Parents frustrated with kids being sent home because of child care COVID-19 protocols
Parents and child care operators feel exhausted by COVID-19 screening measures that send some kids home multiple times a month.
"It's been really important that we catch cases early," says Kim Yeaman, Children's Services Director at Simcoe Child Care Services in Innisfil. "But it's been a lot of stress for a lot of people."
Children exhibiting symptoms of COVID-19, including a cough, fever, nausea, or vomiting, are required to isolate and be tested.
If kids develop symptoms at their child care centre, their parent or guardian gets a call.
Cheryl Peyton, owner of Barrie's Little Start Child Care Centre, says the process is frustrating, with staff recognizing the symptoms could be the result of a slew of other common childhood ailments.
"The last thing we want to do is send children home, but if they show symptoms, we are bound by the regulations set up by the Ministry of Education and the health unit," Peyton says.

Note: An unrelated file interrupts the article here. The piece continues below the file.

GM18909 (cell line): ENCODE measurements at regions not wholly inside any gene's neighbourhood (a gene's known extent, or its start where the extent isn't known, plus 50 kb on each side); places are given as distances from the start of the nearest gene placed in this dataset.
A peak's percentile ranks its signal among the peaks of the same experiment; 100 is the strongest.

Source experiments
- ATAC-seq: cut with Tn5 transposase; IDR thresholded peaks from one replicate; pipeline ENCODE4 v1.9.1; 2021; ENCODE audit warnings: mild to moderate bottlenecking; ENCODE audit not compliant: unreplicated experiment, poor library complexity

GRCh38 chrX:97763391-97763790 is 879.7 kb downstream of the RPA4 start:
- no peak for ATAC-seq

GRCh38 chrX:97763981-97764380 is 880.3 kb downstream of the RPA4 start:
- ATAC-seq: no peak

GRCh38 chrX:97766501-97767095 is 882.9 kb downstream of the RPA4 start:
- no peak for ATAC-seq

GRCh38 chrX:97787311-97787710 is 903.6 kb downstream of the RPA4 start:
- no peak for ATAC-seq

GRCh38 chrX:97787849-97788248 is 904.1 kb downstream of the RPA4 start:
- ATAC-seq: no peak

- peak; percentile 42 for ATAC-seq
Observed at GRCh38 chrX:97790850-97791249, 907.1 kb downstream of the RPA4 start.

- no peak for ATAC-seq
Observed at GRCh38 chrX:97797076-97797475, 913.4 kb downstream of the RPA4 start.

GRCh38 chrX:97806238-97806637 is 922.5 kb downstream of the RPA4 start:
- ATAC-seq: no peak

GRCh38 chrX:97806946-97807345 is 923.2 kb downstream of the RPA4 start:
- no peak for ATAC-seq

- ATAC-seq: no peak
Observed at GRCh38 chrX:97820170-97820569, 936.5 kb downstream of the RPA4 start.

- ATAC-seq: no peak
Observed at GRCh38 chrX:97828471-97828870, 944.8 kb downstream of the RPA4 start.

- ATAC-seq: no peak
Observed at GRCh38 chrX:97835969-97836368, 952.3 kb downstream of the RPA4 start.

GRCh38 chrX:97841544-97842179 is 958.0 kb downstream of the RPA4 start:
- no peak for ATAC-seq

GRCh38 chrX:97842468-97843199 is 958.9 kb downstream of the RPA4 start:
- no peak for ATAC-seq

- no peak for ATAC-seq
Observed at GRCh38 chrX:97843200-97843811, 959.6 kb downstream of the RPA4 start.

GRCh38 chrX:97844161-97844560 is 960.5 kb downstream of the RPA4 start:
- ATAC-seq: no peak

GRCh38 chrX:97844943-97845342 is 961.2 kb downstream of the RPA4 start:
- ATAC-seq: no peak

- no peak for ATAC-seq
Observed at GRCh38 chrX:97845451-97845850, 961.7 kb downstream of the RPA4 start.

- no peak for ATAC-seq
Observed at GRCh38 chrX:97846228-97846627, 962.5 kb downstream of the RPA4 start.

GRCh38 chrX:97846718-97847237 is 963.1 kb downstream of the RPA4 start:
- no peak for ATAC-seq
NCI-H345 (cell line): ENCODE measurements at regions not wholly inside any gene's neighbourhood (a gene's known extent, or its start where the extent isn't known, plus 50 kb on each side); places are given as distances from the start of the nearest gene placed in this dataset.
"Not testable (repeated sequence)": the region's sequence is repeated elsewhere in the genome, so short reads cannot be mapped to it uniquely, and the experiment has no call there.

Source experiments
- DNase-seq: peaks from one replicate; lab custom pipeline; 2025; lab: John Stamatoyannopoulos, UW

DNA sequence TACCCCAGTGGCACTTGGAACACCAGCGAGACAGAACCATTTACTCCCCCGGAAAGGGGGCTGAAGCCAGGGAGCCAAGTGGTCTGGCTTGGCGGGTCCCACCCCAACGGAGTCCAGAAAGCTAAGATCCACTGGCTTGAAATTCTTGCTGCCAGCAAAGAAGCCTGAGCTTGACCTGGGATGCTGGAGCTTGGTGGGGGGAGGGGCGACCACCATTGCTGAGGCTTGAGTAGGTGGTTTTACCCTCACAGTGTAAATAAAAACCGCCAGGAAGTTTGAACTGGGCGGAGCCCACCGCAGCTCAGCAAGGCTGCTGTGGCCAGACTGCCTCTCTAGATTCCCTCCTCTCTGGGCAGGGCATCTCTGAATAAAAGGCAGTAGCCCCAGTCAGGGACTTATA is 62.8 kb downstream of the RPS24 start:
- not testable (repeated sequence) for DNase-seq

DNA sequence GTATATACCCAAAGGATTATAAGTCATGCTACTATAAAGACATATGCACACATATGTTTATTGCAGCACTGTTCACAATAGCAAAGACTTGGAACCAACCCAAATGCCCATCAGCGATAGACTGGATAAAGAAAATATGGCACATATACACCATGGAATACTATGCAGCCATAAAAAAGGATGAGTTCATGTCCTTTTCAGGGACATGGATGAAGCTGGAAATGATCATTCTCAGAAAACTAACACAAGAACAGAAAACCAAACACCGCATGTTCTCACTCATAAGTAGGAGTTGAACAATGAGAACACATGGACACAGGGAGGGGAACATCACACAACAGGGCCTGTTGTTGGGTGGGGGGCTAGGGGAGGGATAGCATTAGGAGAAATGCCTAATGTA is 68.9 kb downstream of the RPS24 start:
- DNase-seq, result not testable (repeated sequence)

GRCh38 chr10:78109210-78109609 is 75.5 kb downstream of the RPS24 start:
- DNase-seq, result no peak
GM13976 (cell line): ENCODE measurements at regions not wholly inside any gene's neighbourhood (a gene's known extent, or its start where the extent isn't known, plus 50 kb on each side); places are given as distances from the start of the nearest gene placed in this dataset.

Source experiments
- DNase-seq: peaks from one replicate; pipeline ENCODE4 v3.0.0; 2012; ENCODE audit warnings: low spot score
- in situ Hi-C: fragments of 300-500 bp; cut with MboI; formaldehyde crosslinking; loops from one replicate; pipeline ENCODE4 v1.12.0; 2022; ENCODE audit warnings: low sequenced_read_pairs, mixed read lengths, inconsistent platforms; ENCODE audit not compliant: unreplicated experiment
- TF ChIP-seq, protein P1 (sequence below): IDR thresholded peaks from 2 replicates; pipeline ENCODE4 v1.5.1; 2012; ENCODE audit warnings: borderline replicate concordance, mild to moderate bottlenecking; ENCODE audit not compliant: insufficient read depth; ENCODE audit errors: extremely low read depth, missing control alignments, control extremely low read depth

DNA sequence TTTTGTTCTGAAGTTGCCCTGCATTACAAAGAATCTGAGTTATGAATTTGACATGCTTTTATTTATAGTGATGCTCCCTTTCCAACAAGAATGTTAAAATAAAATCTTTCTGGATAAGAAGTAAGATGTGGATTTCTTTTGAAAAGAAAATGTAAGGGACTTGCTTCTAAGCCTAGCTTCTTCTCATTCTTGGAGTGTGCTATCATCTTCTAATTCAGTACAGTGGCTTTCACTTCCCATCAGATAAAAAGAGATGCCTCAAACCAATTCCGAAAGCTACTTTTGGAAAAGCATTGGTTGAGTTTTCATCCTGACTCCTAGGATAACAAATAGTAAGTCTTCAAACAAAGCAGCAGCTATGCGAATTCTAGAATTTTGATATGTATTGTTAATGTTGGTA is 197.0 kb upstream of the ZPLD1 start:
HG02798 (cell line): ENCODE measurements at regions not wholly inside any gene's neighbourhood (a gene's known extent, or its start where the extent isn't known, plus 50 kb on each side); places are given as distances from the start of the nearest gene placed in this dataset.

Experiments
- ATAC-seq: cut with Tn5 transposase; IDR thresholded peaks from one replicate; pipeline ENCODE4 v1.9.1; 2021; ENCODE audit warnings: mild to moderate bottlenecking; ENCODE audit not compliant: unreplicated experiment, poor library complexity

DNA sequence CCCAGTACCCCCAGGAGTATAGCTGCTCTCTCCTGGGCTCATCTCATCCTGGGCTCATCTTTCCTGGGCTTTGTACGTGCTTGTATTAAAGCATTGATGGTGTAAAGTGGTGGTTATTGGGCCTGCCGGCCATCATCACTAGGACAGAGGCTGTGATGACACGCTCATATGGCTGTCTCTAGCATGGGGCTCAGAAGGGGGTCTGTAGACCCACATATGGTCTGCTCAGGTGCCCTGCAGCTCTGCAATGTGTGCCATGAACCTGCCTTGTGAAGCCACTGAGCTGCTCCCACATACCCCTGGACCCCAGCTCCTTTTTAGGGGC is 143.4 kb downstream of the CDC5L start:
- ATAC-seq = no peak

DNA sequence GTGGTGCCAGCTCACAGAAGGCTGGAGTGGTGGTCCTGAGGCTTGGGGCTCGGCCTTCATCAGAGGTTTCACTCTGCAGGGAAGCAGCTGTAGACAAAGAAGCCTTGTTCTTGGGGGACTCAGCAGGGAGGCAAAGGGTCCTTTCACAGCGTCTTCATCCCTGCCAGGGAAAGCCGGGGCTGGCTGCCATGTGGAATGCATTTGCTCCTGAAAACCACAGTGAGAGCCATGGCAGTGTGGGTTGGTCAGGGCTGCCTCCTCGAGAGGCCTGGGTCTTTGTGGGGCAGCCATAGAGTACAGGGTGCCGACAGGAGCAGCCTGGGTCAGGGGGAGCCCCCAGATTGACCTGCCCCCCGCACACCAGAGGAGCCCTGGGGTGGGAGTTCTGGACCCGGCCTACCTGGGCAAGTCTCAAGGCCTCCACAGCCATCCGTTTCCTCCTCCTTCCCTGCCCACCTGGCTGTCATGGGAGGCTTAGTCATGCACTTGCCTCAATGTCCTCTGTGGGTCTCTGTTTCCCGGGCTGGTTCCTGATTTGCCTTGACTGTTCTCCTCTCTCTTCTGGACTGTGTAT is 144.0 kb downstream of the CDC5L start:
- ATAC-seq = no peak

Push back from moms and dads has been strong, with some choosing to pull their kids out of child care entirely rather than deal with the uncertainty.
"(It's) making parents take a lot of time off work; retest their children over and over and over again for things that in past times that would have just been a regular cold," says Yeaman.
Amanda Viau's three-year-old daughter has been swabbed for COVID-19 seven times during the pandemic. The tests were triggered by a runny nose, a cough, and diarrhea. Each test came back negative.
"I don't blame it on our daycare at all. We love our daycare. They're just following the rules; I get it. But I feel like there has to be another solution," Viau says.
Peyton believes rapid tests could help alleviate some of the tension around screening.
"It would be amazing to be able to offer parents the option to do rapid tests either at home or at the centre," Peyton says.
The province of Quebec will distribute rapid tests to parents of children in daycare showing symptoms of COVID-19 starting Monday.
Ontario has made rapid tests available to public health units for use in schools and child care at the discretion of medical officers of health. But Queen's Park stresses the tests shouldn't be used for symptomatic kids.
The Ministry of Education is sending school-aged children home with five rapid tests to prevent infected kids from returning to class after the winter break.
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